Mobbed by a buzzard while out running on Friday. Was running past the top of the aforementioned Dix Pit when I heard a swoosh of air so close to my right ear that I could feel the rush of wind on my cheek. A bit startled, thinking I’d put up a pigeon or something, I looked up and saw a buzzard arching away behind a tree settling just out of sight. I took a few steps back and she was sat atop a spindly birch tree, the top bending over under her weight “peeawwing” at me. After a quick look I jogged on not wanting to disturb her any more than necessary, and as soon as I turned my back another swoosh brushed past my ear. And a few moments later I looked back over my shoulder and came eye to eye with her about 2m away from my face coming in hot. I stumbled to the floor as she swept up and away again and she kept mobbing me for a couple of hundred meters… all pretty exciting and first time I’ve been mobbed like that.
Someone needs to get a pic of one of these barn doors. The lammergeier might be back!! 😎
It wasn't white, very definitely shades of brown. Had the wing shape of a bird of prey too.
We spent a few days in the BC interior, and saw some interesting birds.
Beautiful! Short tail?
Beautiful! Short tail?
Yes. We get a few Barn Swallows here, but they're less common, and the other kinds all have short tails. So beautiful, but really hard to photograph well.
Went to RSPB Rainham Marshes today. Was very quiet and managed to be in a hide whenever the rain came. Lots of Lapwings, Reed Warblers, Egrets and Wigeons. Also saw a Kestrel and a Marsh Harrier.
I find the mention of the 'rock pigeon' (more commonly known in the UK as 'rock dove' and closely-related to and mating with stock doves) in this article rather odd. I can well imagine that pigeon droppings lead to large bills for cleaning up buildings, and that someone may well think that these pigeons are 'invasive' in towns and cities, but having been established in the UK for so long, surely they can't be described as an invasive species here? Undoubtedly, they are where they were introduced more recently.
It’s dangerous to comment on something when one hasn’t read the paper properly… at best I’ve skimmed it, but I’d be inclined to agree with you.
I’m no expert on invasive species but I know that there has been some discussion in the literature about what counts (or should count) as an invasive species from a pragmatic perspective. Many of the species in that paper have been free living in the uk for a long long time (one of the figures implies that all species listed were introduced post Norman Conquest, but I thought several species eg rabbits may even have been Roman introductions) and have such high populations that it would be impossible (or at least untenable) to remove them. Rabbits and rock doves almost certainly fall into this category and might reasonably be described as naturalised rather than invasive species.
What I also find strange is that the paper categorises costs into “management” and “damage”, but critically there doesn’t seem to be any distinction made about why these species are being managed. For many of the more recent introductions (crayfish/knotweed) a substantial part of the discourse surrounding the management of these species is that they need to be controlled because they are invasive, however I don’t believe I’ve ever heard a farmer complaining about the invasive origins of rabbits… they are simply seen as pests on an equal footing with other costly native species such as roe deer, badgers or foxes.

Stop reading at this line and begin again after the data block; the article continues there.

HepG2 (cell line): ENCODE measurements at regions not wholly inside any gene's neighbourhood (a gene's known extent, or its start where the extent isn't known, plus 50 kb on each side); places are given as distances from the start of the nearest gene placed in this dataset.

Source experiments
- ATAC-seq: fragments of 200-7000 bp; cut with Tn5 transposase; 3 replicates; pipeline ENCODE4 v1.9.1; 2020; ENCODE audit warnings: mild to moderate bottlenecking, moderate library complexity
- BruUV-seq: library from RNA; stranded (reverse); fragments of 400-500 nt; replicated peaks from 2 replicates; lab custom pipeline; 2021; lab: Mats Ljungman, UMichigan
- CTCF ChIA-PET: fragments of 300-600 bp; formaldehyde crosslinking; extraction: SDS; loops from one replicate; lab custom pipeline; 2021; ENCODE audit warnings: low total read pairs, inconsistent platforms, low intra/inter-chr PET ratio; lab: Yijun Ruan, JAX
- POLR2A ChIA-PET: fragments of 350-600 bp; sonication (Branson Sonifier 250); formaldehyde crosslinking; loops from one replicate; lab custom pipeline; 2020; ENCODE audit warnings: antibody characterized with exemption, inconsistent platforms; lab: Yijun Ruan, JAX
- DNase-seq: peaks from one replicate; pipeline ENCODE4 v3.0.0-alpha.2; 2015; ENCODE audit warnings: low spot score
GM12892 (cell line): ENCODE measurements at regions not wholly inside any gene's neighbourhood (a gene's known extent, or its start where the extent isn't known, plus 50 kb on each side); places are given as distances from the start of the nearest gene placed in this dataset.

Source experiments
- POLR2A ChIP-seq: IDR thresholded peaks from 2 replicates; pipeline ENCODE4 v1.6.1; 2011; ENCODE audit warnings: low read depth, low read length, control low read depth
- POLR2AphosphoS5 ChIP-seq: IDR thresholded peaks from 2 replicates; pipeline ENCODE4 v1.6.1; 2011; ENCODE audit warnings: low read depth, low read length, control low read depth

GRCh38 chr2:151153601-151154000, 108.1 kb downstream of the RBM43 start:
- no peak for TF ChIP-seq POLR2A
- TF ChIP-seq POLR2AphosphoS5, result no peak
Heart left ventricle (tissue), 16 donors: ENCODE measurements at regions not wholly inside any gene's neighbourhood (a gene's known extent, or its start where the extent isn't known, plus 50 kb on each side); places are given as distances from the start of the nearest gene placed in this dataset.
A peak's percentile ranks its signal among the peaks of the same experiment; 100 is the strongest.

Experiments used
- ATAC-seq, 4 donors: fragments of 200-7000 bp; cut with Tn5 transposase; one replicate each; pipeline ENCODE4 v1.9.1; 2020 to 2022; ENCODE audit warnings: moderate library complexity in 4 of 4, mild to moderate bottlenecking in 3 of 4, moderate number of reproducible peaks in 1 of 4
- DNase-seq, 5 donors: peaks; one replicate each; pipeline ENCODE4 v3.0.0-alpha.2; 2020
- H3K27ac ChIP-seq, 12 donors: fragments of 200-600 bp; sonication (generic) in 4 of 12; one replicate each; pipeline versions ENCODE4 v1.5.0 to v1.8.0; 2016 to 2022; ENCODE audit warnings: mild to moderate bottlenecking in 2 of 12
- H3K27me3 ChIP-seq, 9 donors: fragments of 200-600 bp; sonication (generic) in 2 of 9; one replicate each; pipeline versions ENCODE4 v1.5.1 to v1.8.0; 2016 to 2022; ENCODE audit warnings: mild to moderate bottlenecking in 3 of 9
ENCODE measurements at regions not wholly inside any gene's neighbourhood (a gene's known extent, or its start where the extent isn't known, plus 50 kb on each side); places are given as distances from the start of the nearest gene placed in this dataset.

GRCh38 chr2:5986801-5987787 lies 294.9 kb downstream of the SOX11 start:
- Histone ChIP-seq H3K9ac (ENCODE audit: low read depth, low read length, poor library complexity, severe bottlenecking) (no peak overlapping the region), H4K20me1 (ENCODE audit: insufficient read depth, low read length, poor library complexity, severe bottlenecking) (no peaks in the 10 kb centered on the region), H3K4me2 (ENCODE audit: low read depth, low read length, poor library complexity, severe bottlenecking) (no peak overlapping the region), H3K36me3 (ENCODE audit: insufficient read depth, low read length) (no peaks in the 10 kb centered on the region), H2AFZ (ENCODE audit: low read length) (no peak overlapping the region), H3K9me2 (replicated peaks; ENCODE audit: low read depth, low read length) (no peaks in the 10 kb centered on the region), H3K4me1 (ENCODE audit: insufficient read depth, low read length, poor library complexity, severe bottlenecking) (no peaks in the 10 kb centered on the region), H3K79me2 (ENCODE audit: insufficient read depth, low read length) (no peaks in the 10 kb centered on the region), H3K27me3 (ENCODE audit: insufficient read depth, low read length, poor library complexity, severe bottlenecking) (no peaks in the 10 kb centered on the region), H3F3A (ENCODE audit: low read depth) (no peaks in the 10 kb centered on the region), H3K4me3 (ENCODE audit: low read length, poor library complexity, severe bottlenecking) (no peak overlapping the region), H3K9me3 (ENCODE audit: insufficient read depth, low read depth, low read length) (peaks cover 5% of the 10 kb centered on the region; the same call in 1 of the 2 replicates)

I think a more interesting or valuable approach would be to quantify the economic impacts (damage and management) for all UK species and then maybe have a discussion around individual species impacts rather than making an arbitrary threshold for “invasivenes”. The authors might argue that considering all Uk species would be intractable and that they had to constrain their analysis somehow and that invasive species are a convenient and policy relevant segment of species, however their charts show that the vast majority of costs are incurred by a small number of species and so it would be equally manageable and (in my view more interesting) to present the impacts for (say) the top 100 most costly species.
The invasive species tag line is probably more news worthy though.
I have yet to read the article but can you tell me where Stock Doves and Rock doves / pigeons are known to hybridise? I’ve only ever heard of it by pigeon fanciers forcing a male bird (from a variety of options) on to a female Stock dove in captivity. I suppose it’s in the article. Best read that first I suppose.
Assume these are juveniles, any ideas what of? Not from the same location
Tobacco stained gulls?
Black headed gull.
There are a pair of woodpeckers on the east marsh at Hackney Marshes.
North side of it, I see them when I'm doing running interval laps, and they tolerate me for maybe three reps before they fly off
Attempting to save the golden-shouldered parrot from extinction:
A 'deceit' of lapwings!
I spent yesterday on the Thames in south Oxfordshire so it is not surprising that I saw a kingfisher. What did surprise me was that I managed a couple of photos in which it is recognisable.
Took these chrappy phone photos yesterday. Enormous bird of prey with easily 5 foot wingspan. Caught a small rodent in front of us at about 3000m in the Alps. Totally unphased by our presence.
We assumed it was a golden eagle at the time but seems to have different colouration on closer inspection. Any ideas?
Looks like a Lämmergeier, possibly a juvenile? Their wingspan is 10 feet when fully grown. :)
Def a vulture. Not it’s lammergeier… to the reference books.
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